A sweeping chronicle
of one of the most significant—and controversial—institutions in history
With the papacy embattled in recent years, it is essential
to have the perspective of one of the world’s most accomplished historians. In Absolute Monarchs, John Julius Norwich
captures nearly two thousand years of inspiration and devotion, intrigue and
scandal. The men (and maybe one woman) who have held this position of
infallible power over millions have ranged from heroes to rogues, admirably
wise to utterly decadent. Norwich, who knew two popes and had private audiences
with two others, recounts in riveting detail the histories of the most
significant popes and what they meant politically, culturally, and socially to
Rome and to the world.
Norwich presents such brave popes as Innocent I, who in the
fifth century successfully negotiated with Alaric the Goth, an invader civil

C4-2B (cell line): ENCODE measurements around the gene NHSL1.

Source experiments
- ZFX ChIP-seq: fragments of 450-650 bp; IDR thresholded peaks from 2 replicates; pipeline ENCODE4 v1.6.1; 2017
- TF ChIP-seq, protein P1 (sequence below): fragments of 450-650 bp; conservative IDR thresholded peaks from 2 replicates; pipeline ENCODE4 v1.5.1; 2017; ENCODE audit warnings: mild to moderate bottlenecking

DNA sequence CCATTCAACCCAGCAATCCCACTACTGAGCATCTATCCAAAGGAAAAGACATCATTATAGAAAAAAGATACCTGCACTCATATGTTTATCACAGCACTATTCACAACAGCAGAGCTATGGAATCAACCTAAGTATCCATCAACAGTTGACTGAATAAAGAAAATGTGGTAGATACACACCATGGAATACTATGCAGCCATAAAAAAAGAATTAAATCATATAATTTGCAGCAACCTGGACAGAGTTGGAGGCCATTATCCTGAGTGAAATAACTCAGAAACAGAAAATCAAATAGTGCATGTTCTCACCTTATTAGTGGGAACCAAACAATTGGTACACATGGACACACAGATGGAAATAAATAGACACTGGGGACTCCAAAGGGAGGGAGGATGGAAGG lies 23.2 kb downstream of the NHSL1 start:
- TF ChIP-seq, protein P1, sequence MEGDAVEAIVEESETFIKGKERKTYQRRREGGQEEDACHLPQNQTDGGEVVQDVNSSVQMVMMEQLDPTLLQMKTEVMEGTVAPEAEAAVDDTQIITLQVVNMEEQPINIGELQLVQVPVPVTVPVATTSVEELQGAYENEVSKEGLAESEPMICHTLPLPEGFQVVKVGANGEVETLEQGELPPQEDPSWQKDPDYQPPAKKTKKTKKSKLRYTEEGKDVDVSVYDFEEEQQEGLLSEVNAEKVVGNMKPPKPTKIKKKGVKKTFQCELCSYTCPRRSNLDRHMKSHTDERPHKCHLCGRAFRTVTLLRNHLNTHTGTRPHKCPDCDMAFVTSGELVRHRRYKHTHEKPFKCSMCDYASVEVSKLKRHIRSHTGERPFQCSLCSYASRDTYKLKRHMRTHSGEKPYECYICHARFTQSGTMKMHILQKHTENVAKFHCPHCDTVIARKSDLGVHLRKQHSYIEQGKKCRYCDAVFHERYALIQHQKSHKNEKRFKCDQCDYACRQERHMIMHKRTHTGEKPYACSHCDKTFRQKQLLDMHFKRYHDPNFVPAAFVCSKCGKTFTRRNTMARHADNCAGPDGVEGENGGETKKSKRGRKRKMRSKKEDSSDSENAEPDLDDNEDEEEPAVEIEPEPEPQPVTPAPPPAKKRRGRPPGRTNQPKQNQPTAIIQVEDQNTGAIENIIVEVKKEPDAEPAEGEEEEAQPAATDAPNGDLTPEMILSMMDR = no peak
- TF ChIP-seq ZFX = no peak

authorities could not defeat, and Leo I, who two decades later tamed (and
perhaps paid off) Attila the Hun. Here, too, are the scandalous figures: Pope
Joan, the mythic woman said (without any substantiation) to have been elected
in 855, and the infamous “pornocracy,” the five libertines who were descendants
or lovers of Marozia, debauched daughter of one of Rome’s most powerful families.
Absolute Monarchs brilliantly
portrays reformers such as Pope Paul III, “the greatest pontiff of the
sixteenth century,” who reinterpreted the Church’s teaching and discipline, and
John XXIII, who in five short years starting in 1958 “opened up the church to
the twentieth century,” instituting reforms that led to Vatican II. Norwich
brings the story to the present day with Benedict XVI, who is coping with a
global priest sex scandal.
Epic and compelling, Absolute
Monarchs is the astonishing story of some of history’s most revered and
reviled figures, men who still cast light and shadows on the Vatican and the
world today. Download and start listening now!